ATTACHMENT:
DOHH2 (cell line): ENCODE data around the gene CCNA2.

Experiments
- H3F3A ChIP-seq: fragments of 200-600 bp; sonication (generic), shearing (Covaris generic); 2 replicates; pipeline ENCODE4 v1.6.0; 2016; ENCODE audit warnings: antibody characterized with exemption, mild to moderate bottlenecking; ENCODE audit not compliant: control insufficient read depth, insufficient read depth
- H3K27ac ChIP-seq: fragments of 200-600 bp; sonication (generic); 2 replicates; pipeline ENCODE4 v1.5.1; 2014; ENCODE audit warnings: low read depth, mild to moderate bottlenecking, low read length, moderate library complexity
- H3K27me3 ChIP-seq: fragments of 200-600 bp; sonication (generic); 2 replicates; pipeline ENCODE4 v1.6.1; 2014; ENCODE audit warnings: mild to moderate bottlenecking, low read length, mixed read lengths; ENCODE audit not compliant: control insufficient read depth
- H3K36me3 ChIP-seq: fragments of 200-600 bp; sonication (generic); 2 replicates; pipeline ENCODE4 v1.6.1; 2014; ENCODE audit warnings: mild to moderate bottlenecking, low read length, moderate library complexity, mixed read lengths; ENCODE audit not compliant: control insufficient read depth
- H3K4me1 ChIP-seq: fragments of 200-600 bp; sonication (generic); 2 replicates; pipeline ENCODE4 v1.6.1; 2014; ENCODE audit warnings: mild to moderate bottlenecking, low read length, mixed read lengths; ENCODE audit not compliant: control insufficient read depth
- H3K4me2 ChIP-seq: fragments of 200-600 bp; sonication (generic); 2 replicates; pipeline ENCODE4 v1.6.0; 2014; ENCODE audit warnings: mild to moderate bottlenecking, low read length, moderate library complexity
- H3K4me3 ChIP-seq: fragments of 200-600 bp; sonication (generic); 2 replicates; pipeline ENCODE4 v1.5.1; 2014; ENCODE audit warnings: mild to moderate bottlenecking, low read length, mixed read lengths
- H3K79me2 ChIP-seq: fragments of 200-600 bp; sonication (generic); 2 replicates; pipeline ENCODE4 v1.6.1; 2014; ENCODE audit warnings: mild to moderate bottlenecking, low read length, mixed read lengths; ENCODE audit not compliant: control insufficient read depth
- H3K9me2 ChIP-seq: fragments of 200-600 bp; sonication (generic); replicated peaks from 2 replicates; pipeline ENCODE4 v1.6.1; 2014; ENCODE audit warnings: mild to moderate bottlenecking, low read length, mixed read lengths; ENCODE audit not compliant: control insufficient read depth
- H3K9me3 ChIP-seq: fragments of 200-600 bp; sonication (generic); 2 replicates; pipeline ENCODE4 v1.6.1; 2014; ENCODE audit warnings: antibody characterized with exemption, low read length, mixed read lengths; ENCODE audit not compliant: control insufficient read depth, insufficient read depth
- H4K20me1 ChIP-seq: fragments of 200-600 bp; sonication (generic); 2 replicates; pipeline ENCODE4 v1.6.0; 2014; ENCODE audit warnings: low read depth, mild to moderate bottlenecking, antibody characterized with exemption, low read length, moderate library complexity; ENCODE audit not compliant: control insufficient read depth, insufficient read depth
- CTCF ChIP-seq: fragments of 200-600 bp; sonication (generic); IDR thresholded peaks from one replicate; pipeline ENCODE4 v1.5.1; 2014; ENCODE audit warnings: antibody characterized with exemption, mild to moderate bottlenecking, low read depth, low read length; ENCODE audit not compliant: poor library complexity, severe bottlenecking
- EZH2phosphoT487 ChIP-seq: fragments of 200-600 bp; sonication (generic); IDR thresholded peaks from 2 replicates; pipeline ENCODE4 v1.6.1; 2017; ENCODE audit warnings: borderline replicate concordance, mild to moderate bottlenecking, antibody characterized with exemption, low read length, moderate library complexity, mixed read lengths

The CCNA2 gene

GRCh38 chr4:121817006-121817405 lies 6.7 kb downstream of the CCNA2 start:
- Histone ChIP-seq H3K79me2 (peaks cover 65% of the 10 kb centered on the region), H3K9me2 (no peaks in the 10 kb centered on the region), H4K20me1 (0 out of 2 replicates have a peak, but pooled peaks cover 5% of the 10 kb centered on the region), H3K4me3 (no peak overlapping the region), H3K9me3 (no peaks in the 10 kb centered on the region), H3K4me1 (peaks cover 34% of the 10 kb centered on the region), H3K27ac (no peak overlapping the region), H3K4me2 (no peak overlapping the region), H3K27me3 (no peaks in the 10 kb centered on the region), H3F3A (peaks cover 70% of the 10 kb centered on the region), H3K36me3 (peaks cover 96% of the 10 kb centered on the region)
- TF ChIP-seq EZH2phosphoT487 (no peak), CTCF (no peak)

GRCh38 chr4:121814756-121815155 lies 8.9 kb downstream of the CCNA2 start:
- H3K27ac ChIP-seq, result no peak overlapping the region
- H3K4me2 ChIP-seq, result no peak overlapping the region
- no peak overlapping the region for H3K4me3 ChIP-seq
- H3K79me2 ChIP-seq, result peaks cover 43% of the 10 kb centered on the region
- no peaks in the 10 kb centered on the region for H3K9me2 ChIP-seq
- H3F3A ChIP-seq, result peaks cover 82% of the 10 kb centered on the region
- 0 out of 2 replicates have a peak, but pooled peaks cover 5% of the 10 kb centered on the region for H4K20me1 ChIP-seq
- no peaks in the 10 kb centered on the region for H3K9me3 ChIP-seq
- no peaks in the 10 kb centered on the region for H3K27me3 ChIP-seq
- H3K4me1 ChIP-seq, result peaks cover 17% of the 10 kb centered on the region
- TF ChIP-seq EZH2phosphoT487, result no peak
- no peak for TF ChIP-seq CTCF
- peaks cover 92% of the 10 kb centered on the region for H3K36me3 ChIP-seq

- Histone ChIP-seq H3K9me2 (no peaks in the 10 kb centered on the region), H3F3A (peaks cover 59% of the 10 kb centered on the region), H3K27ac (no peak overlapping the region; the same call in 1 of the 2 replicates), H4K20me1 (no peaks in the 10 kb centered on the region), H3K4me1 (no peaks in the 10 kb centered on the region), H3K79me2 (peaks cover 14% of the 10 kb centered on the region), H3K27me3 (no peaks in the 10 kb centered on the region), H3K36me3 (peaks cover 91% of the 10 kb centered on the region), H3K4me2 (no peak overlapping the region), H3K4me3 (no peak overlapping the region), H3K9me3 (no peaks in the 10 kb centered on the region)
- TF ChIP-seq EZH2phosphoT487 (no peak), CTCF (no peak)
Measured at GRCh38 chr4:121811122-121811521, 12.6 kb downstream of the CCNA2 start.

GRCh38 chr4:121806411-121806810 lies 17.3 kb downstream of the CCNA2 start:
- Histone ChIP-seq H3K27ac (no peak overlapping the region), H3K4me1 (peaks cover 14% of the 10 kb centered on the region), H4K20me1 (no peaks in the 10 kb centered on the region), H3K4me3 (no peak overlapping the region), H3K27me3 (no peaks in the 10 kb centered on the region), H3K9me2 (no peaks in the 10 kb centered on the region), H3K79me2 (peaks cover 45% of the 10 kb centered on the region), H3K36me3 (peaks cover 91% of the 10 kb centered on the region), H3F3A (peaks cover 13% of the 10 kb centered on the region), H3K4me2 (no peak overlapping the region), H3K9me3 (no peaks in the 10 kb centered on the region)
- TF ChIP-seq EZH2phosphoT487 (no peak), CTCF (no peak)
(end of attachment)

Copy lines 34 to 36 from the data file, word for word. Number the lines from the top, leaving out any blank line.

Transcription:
- Histone ChIP-seq H3K9me2 (no peaks in the 10 kb centered on the region), H3F3A (peaks cover 59% of the 10 kb centered on the region), H3K27ac (no peak overlapping the region; the same call in 1 of the 2 replicates), H4K20me1 (no peaks in the 10 kb centered on the region), H3K4me1 (no peaks in the 10 kb centered on the region), H3K79me2 (peaks cover 14% of the 10 kb centered on the region), H3K27me3 (no peaks in the 10 kb centered on the region), H3K36me3 (peaks cover 91% of the 10 kb centered on the region), H3K4me2 (no peak overlapping the region), H3K4me3 (no peak overlapping the region), H3K9me3 (no peaks in the 10 kb centered on the region)
- TF ChIP-seq EZH2phosphoT487 (no peak), CTCF (no peak)
Measured at GRCh38 chr4:121811122-121811521, 12.6 kb downstream of the CCNA2 start.